If you haven’t yet seen the zone’s geography, here it is to the left, complete with its overlap with the Korean and Japanese zones. The most important conflict of course is over Senkaku, but Korea watchers will also note that the Ieodo submerged reef, which Korea claims, is also in the zone. Gotta wonder what the Chinese were thinking by giving Korea and Japan common cause over anything. Foolish.
Dan Drezner asked the question I think pretty much everyone is wondering now: did the PRC really expect the US, Japan, and SK to just accept this out of the blue? Obviously they’re not, and it’s hard to find anyone besides the
Fox News of Asia Global Times who thinks they should. The following are some quick ideas for where this suddenly came from. Each is more-or-less tied to a level of analysis, but the prose is laymen-style because it was originally written for media
1. Belligerence (anarchy, straight-up realism): the Chinese really are picking a fight with Japan. This is the worst possible reason. They may figure that the Hagel visit to Japan a couple months ago has made Japan into an open challenger to China now. And that is kinda true. America is hedging China, ducking and weaving, trying hard to avoid an open confrontation with it. But Japan is increasingly unabashed that is it balancing China directly as a threat. Abe is increasingly willing to call out China openly. So Asia is becoming a serious bipolar contest, and maybe the Chinese are thinking: 'to hell with it; Abe's playing tough; we have too also.' Certainly my Japanese colleagues in this area increasingly talk about China this way.
This is what happens when you write in the area of Japanese-Korean relations. Pretty much everybody hates you, because you don’t tell them what they want to hear, and then maximalists come out of the woodwork to, as Robert Farley aptly put it, “explore Japanese-Korean animosity one angry e-mail at a time.” As I’ve argued before, there’s little domestic cost to the either party for the most outrageous rhetoric, so this just goes on and on. Given that intractability, the Obama administration’s big idea to untangle this - sending embarrassingly unqualified socialite donor Caroline Kennedy to be ambassador to Japan – is cringe-worthy. So why not call Tina Turner? She’s a celebrity too. And Aunty Entity is the kind of no-nonsense external ref this conflict needs. (Bad 80s references can fix everything!) Anyway…
The other day I posted how the Korean government leaned on me to alter the nomenclature in my writing – from the ‘Sea of Japan’ to the ‘East Sea.’ I don’t exactly stand on this point. I can’t actually say for sure if I use the expression ‘Sea of Japan’ much. But now, I wouldn’t change just to oppose the highly inappropriate arm-twisting of academics by the state. And then a few days ago, I got one my most creative hate-mails (from a Japanese) in awhile. Both letters follow the jump.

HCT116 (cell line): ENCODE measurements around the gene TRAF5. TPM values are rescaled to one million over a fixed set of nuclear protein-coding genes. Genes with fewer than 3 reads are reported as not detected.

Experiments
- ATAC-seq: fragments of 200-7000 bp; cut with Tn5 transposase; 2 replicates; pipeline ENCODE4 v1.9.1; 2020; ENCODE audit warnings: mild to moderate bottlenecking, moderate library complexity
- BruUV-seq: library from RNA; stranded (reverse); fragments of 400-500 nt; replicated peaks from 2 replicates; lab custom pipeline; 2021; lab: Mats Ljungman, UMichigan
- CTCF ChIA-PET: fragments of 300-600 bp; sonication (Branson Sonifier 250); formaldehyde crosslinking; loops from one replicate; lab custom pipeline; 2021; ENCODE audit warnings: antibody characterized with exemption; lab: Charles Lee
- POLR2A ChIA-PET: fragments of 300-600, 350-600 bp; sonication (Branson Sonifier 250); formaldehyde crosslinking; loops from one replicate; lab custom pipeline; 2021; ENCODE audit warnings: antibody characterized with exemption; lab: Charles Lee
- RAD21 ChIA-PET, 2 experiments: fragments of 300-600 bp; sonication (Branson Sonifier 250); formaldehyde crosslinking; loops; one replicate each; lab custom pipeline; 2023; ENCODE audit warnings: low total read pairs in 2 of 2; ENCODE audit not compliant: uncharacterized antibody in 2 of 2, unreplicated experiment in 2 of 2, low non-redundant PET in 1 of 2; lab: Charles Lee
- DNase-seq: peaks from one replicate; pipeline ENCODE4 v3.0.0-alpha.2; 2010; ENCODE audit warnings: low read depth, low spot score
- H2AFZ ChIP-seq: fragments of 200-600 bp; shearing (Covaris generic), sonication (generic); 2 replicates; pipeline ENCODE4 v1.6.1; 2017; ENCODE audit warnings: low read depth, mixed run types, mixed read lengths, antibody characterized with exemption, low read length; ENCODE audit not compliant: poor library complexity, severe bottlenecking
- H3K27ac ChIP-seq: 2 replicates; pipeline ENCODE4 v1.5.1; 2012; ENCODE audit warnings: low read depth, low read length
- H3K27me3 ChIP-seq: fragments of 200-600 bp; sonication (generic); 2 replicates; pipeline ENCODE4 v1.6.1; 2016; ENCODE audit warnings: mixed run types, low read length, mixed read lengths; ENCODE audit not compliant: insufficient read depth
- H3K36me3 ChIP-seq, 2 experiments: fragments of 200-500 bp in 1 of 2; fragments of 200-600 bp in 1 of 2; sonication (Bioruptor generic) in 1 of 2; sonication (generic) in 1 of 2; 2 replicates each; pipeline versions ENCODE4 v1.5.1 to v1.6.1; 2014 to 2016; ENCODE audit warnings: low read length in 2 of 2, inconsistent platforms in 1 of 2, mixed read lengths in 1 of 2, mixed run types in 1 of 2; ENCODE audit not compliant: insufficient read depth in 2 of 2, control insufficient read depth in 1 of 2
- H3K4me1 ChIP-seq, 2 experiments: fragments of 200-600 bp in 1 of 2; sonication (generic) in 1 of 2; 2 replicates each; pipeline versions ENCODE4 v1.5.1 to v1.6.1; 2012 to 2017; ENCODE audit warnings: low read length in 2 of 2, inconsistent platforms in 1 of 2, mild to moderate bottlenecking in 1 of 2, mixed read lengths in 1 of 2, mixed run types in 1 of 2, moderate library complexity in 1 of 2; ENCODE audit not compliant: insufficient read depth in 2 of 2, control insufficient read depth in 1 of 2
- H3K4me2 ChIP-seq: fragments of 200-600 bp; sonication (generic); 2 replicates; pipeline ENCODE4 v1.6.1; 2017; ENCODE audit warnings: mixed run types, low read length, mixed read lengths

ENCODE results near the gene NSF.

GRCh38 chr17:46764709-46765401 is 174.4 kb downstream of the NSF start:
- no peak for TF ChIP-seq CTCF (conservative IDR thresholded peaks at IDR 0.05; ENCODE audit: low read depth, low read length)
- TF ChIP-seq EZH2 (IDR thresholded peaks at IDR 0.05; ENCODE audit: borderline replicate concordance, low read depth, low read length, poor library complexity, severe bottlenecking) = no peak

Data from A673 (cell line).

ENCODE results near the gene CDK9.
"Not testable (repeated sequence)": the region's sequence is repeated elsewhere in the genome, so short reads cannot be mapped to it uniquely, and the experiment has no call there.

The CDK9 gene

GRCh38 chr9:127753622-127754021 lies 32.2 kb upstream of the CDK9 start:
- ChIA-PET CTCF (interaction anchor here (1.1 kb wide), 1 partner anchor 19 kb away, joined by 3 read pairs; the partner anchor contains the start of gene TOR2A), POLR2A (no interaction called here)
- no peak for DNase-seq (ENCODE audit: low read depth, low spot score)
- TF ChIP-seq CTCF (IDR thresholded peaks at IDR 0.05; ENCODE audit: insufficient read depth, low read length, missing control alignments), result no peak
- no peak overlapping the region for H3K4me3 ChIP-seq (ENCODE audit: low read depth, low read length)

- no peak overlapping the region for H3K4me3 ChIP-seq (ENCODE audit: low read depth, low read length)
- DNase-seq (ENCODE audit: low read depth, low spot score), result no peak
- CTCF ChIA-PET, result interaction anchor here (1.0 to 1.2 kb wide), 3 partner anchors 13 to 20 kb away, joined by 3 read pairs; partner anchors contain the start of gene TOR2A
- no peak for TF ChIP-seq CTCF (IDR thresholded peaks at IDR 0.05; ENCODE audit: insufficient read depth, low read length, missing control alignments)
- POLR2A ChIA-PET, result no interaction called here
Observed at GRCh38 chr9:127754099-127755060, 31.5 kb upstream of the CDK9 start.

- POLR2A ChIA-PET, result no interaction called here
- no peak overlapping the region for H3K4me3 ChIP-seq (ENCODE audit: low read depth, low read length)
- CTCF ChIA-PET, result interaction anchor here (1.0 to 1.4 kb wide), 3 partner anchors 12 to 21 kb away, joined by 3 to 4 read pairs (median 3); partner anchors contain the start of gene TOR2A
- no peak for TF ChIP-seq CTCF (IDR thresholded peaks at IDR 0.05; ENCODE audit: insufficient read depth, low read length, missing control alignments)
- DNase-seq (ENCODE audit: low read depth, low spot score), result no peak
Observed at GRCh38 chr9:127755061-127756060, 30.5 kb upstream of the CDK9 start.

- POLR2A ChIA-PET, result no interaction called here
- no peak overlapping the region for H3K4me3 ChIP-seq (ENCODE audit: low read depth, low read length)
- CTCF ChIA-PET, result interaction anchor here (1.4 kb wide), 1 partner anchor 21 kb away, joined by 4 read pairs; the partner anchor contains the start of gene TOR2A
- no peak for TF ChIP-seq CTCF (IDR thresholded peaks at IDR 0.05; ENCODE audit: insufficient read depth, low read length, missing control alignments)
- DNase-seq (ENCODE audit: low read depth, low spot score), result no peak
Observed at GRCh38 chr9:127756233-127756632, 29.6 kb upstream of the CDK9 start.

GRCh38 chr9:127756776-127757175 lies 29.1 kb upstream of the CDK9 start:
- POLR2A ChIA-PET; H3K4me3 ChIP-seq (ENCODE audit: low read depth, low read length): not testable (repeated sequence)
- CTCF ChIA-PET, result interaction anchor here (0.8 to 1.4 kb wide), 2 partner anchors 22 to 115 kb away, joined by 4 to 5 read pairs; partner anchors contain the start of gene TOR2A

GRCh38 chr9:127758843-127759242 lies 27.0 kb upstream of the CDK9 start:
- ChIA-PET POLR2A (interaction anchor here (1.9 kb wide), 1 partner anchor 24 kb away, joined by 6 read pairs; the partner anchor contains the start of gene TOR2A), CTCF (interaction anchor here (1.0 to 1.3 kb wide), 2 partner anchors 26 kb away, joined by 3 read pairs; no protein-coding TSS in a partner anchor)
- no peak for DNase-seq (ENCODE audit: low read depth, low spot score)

I am so burned out on this issue, I’m ready to say we should just nuke the Liancourt Rocks (left) to end this whole thing. But it’s everywhere now in the regional media. Park pointedly won’t meet Abe, which the Japanese media is reading as a huge snub. She even said she’d talk to Pyongyang before Tokyo (yikes!). The Japanese are getting more open in expressing loathing for Korea. The Americans are livid. And the Chinese and Norks are loving it all, I have no doubt. So here’s yet another essay on this topic. This is the English version of a long-form essay I wrote for Newsweek Korea last week.
The short, IR-ish version is that: a) S Korea is a middle power that risks ‘overplaying its hand’ against Japan, as a think-tanker friend put it, because of the ‘moral hazard’ facilitated by the American alliance (as Katzenstein noted long ago, Japan is the US anchor state in Asia, and Koreans can’t change that no matter how much they resent that special relationship); b) the Americans believe in the democratic peace and simply don’t accept that Japan is some kind of proto-fascist state (this is a real breakpoint with the Americans); and c) Korean geography basically traps it in a ‘balance of threat’ quandary: even though it is small, its proximity means it will get pulled into the Sino-US/Japan stand-off whether it likes it or not. The only possible way out I can think of for Korea is unilateral nuclearization (more yikes). Also, my continuing skepticism of the pivot pops up. I still don’t think Americans actually care enough about Asia to really get pulled into a major competition with China. Here’s that essay…